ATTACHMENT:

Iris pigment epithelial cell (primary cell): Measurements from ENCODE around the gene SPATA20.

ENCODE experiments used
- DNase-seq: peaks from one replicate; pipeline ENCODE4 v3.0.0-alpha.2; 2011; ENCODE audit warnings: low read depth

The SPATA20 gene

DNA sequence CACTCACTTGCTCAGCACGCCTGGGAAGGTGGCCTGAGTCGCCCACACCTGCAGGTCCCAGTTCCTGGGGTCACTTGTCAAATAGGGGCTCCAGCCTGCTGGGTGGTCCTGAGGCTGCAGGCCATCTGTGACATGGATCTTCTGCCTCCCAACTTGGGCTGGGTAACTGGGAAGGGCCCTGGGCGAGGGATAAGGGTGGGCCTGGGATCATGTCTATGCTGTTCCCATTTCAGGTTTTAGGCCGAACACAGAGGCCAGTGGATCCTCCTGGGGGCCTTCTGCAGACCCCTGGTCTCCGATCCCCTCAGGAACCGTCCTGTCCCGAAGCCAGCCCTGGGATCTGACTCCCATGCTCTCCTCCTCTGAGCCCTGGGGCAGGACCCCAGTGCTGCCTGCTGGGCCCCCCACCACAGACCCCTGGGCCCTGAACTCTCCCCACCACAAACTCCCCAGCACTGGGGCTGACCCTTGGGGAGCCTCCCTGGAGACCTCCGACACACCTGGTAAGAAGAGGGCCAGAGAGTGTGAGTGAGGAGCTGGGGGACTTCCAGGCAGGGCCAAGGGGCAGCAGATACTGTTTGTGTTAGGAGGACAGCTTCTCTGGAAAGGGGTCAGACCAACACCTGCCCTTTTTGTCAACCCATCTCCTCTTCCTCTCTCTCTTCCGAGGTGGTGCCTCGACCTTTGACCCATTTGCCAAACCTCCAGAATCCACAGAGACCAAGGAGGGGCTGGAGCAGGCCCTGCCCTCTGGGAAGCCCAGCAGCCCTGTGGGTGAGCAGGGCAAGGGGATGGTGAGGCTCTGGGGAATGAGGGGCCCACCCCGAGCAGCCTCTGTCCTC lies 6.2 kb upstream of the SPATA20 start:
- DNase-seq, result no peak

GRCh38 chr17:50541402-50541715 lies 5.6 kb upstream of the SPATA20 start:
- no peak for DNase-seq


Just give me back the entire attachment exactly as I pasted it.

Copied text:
Iris pigment epithelial cell (primary cell): Measurements from ENCODE around the gene SPATA20.

ENCODE experiments used
- DNase-seq: peaks from one replicate; pipeline ENCODE4 v3.0.0-alpha.2; 2011; ENCODE audit warnings: low read depth

The SPATA20 gene

DNA sequence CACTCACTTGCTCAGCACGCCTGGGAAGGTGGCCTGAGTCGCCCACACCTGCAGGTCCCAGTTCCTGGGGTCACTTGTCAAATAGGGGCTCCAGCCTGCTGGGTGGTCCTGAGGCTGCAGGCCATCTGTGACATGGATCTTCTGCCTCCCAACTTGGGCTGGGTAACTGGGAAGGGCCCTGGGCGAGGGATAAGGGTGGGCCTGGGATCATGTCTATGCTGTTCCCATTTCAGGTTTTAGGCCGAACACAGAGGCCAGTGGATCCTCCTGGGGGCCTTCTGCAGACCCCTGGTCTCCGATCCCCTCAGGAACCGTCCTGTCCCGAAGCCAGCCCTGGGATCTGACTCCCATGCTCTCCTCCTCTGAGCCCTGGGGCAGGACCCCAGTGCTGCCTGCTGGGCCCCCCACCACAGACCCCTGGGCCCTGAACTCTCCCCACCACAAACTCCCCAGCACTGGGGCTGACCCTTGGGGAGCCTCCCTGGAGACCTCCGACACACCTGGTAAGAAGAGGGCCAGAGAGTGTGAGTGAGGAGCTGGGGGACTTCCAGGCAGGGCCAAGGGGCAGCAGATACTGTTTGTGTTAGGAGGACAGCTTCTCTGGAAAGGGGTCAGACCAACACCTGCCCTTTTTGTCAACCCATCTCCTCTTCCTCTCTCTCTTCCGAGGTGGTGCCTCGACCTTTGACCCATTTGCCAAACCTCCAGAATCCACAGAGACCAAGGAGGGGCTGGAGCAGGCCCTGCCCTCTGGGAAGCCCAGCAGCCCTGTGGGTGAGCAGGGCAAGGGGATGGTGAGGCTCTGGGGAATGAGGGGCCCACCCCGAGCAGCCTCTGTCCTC lies 6.2 kb upstream of the SPATA20 start:
- DNase-seq, result no peak

GRCh38 chr17:50541402-50541715 lies 5.6 kb upstream of the SPATA20 start:
- no peak for DNase-seq